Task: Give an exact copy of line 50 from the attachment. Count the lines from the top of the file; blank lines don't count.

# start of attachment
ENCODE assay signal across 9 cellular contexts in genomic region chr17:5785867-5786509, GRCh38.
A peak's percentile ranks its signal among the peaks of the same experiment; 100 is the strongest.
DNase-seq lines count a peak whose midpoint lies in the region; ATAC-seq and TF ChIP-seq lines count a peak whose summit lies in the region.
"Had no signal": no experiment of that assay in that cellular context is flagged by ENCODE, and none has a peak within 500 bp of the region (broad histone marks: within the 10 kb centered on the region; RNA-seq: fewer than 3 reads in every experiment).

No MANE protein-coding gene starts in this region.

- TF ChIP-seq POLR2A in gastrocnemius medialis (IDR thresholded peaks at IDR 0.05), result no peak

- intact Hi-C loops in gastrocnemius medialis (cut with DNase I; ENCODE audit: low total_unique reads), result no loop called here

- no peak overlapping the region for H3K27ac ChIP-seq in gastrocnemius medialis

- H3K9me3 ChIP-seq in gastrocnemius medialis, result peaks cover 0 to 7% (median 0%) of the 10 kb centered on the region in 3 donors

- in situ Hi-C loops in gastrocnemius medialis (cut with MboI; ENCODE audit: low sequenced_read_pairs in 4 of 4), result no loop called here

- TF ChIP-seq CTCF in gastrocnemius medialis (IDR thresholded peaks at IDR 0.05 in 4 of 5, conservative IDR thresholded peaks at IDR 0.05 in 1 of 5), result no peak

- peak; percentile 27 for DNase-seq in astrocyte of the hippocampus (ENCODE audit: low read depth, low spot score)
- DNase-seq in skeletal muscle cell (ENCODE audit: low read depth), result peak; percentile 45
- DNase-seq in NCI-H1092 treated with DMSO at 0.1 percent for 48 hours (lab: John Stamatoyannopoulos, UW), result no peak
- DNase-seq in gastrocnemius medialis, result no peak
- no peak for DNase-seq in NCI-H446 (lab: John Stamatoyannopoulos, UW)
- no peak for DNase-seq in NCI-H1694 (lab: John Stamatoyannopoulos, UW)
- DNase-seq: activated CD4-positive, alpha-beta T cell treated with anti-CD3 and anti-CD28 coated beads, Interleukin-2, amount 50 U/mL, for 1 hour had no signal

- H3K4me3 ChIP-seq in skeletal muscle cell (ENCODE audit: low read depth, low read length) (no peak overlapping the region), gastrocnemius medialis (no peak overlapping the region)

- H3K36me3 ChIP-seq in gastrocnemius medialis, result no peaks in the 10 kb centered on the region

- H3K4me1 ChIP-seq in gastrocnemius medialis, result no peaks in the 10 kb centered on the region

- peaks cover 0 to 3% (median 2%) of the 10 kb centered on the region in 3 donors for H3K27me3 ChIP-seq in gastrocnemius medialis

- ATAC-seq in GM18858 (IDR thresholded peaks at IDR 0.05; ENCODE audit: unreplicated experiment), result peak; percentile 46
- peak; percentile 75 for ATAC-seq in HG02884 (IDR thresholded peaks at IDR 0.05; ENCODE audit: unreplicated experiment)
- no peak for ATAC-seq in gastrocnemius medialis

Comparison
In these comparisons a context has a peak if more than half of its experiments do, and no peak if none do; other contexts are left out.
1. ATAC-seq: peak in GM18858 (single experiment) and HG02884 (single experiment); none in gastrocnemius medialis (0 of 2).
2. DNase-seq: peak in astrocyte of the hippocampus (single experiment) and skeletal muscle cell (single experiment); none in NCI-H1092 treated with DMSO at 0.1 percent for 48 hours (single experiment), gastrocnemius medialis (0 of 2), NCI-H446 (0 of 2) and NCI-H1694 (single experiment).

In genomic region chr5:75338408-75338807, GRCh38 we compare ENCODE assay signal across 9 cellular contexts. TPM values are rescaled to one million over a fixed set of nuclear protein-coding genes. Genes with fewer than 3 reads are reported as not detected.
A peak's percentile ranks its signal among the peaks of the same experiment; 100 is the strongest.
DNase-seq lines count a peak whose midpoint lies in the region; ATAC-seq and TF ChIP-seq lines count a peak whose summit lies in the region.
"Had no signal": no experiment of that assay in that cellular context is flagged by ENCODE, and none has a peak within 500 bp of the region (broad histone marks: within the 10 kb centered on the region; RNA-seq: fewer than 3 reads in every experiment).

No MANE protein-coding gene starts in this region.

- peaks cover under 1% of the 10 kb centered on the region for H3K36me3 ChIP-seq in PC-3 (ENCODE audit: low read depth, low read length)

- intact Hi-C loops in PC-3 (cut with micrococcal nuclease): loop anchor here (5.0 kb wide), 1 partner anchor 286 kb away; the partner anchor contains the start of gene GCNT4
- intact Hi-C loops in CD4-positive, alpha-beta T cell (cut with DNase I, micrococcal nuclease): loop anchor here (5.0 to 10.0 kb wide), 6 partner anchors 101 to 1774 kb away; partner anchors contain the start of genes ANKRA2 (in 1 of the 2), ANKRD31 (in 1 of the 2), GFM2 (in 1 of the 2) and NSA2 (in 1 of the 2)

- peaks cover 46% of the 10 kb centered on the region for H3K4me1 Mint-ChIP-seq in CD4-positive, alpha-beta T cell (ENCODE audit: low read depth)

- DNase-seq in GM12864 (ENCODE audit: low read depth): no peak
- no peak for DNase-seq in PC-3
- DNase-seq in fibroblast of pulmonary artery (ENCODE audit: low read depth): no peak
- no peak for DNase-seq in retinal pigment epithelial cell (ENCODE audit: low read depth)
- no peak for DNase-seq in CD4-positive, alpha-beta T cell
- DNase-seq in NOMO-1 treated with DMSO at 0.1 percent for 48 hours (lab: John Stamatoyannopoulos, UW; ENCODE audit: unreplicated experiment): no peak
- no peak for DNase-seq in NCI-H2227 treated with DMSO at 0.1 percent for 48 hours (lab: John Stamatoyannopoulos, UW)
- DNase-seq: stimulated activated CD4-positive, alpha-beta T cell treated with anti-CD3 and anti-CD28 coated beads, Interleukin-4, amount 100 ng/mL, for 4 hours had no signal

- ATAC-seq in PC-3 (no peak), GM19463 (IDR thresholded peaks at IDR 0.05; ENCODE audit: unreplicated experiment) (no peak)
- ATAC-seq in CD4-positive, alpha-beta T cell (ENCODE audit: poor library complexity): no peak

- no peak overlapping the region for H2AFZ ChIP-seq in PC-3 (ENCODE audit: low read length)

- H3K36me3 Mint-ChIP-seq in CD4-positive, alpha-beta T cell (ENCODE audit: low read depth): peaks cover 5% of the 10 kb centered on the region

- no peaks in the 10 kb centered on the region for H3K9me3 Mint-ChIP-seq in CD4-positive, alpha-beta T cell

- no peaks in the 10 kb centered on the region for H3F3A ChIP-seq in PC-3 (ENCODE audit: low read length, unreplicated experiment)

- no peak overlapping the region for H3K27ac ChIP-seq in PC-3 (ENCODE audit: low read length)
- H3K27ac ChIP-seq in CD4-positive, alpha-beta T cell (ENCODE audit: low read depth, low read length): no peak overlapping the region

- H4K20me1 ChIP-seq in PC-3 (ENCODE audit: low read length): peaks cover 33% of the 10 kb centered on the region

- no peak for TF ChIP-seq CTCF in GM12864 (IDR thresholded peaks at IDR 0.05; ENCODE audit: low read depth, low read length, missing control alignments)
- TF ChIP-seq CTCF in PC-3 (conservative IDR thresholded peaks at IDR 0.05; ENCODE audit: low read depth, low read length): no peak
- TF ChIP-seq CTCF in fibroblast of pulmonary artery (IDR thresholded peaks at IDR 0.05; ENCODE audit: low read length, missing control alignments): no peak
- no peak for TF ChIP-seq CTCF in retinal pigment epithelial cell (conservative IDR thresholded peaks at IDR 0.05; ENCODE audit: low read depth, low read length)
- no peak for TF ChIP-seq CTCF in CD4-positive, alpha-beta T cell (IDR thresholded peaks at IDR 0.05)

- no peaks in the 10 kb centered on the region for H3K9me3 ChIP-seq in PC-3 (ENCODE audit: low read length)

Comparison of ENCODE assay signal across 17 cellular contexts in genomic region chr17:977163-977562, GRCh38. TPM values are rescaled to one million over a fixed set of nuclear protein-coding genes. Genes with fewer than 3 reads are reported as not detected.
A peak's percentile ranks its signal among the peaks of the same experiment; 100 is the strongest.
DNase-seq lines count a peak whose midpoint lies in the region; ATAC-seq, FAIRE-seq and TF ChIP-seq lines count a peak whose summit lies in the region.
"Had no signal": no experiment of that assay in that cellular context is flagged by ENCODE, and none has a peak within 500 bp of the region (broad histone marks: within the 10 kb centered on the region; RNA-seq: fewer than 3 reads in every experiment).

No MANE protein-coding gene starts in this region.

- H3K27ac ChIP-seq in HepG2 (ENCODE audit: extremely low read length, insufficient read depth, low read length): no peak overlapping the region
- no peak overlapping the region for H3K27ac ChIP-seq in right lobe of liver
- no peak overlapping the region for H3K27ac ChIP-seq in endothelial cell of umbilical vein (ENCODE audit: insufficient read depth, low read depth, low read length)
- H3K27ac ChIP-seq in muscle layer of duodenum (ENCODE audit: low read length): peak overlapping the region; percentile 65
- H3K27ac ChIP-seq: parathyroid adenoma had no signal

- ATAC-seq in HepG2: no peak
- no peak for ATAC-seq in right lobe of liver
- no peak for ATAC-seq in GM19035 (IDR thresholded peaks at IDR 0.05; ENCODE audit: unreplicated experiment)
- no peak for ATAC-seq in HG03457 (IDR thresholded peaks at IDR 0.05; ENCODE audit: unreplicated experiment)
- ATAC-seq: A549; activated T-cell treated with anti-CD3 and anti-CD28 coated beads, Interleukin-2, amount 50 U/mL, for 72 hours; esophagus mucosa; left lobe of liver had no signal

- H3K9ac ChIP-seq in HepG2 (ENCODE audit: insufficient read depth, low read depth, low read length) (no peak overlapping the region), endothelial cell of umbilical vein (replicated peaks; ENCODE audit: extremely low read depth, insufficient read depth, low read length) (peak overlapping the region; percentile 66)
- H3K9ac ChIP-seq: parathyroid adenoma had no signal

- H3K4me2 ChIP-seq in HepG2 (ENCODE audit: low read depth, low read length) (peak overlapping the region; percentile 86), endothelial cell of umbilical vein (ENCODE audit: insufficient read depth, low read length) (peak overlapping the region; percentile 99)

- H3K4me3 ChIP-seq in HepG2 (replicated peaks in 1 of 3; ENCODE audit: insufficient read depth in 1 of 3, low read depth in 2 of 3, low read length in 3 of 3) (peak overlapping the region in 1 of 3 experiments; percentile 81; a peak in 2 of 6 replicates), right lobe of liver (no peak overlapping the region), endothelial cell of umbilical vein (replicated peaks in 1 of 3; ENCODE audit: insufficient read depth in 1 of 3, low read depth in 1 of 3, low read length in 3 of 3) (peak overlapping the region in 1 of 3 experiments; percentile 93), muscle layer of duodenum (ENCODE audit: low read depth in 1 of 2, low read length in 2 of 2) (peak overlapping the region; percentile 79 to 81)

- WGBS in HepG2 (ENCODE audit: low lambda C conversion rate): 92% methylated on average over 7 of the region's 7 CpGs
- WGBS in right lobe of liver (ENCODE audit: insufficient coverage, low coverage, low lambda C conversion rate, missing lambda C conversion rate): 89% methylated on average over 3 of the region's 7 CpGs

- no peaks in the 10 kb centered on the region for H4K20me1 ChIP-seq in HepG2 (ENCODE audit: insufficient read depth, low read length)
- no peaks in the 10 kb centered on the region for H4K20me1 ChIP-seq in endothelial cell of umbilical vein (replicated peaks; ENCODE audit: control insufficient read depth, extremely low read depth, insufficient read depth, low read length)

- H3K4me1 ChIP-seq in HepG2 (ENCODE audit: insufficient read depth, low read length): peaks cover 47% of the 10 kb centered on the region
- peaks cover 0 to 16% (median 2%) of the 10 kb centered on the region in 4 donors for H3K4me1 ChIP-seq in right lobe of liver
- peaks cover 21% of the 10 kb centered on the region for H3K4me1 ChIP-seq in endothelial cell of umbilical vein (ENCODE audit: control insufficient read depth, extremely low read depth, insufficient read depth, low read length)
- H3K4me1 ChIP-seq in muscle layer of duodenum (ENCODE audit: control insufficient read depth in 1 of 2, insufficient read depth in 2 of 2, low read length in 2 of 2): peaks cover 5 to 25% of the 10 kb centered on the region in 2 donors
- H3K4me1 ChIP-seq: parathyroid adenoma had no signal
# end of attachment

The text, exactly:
- H3K36me3 Mint-ChIP-seq in CD4-positive, alpha-beta T cell (ENCODE audit: low read depth): peaks cover 5% of the 10 kb centered on the region